Renal Cystadenocarcinoma and Nodular Dermatofibrosis

The terms "carcinoma" and "adenocarcinoma" (AC) generally apply to cancers that arise in the epithelial tissues of skin and body organs. Carcinoma is often used synonymously with "cancer," because 80 to 90 percent of human cases of cancer are carcinomas. Adenocarcinomas originate in abnormal gland cells that are in the lining or inner surface of a cavity or organ. Adenomas are benign tumors of gland cells that, over time, may transition to malignant tumors. The skin and delicate mucous membranes are commonly affected in senior pets. Dogs are prone to develop sebaceous, apocrine (anal sac), perianal, ceruminous, salivary, and sweat gland tumors, while cats are prone to basal cell tumors. The biological behavior of most adenocarcinomas is aggressive with a persistent tendency for metastasis.

Both in animals and humans, kidney tumors may be caused by chemical substances, physical trauma, or viral infections. Chemical substances known to cause kidney cancers in animals are nitrosamines, aromatic amines (dyes, rubber, gas, coal), triphosphates, cadmium, aflatoxins, and lead.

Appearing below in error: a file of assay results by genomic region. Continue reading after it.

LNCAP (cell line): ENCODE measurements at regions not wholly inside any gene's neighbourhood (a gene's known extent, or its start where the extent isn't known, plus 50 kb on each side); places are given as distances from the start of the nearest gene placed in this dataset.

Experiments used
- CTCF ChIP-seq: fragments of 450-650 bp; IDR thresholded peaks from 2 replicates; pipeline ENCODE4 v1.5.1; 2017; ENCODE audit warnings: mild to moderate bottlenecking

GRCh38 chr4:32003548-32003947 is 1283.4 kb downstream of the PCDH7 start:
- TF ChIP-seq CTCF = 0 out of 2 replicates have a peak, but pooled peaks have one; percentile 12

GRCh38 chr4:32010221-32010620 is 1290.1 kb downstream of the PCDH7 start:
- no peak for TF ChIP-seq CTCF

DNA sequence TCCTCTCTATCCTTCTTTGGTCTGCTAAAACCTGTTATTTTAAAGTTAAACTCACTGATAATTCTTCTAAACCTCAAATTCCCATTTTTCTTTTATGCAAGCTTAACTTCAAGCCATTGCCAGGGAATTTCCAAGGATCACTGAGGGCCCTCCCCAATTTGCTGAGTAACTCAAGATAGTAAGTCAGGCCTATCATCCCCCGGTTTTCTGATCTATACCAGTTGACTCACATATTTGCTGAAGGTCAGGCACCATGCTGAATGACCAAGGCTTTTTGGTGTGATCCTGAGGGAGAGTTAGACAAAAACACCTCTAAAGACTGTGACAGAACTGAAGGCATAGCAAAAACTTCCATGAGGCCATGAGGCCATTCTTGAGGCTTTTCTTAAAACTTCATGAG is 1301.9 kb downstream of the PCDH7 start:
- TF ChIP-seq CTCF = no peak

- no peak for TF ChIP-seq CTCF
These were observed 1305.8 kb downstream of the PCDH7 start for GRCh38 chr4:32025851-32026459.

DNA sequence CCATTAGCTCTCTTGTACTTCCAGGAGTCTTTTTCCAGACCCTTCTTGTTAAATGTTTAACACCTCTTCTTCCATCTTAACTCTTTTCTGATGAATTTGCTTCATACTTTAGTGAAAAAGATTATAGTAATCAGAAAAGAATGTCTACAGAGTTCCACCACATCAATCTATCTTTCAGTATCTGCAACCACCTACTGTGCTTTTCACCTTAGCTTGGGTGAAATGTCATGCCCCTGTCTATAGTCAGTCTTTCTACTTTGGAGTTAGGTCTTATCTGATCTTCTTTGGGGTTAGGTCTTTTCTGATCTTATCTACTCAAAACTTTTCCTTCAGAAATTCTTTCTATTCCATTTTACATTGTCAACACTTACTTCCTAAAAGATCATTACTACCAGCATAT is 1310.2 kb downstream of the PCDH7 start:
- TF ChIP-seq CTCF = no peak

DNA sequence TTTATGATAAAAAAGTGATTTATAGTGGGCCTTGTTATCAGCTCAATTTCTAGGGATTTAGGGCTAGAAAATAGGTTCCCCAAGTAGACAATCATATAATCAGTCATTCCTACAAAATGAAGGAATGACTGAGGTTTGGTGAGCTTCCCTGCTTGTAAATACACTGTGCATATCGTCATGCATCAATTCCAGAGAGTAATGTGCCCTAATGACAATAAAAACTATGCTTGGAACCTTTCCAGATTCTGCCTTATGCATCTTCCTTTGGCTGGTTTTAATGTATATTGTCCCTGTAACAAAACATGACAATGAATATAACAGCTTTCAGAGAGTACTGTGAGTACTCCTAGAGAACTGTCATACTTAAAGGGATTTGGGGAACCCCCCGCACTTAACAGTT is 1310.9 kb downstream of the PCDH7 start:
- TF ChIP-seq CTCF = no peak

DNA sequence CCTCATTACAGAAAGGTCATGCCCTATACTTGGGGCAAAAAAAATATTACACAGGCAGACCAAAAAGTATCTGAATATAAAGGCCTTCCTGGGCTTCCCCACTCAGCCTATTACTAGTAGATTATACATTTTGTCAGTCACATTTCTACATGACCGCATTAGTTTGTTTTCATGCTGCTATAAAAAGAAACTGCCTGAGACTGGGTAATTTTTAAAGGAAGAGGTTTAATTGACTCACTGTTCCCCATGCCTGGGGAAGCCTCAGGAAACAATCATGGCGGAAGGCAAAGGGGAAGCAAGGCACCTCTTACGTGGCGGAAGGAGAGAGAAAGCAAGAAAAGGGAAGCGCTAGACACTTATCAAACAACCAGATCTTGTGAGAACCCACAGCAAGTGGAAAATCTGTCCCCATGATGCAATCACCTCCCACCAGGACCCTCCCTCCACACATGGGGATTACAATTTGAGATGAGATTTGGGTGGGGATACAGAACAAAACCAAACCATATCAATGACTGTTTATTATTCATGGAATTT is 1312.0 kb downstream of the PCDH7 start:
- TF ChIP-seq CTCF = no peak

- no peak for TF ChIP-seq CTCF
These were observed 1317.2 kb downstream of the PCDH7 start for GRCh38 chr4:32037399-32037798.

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Canine hereditary multifocal renal cystadenocarcinoma (RC) and nodular dermatofibrosis (RCND) is a rare, naturally occurring inherited cancer syndrome observed in dogs. Genetic mapping localizes the disease to a small region of canine chromosome 5. German Shepherd Dogs may develop a rare form of renal adenocarcinoma called cystadenocarcinoma, which causes a formation of multiple fibrous nodules in the skin. Tumors affect both kidneys and numerous firm nodules, consisting of dense collagen fibers develop in the skin. Most females develop uterine leiomyomas. Pedigree analysis of a canine family with RCND strongly indicates an autosomal dominant pattern of inheritance. The diagnosis of RC can be made by microscopical examination of renal biopsies as early as 1 year of age, before the dogs are used for breeding.

References

  1. Canine and Feline Geriatric Oncology: Honoring the Human-Animal Bond. Alice Villalobos, Laurie Kaplan
  2. Genetic mapping of a naturally occurring hereditary renal cancer syndrome in dogs Thora J. Jonasdóttir, Cathryn S. Mellersh, Lars Moe, Ragna Heggebø, Hans Gamlem, Elaine A. Ostrander, and Frode Lingaas.
  3. Renal microcystic tubular lesions in two 1-Year-old dogs - an early sign of hereditary renal cystadenocarcinoma? Moe L, Gamlem




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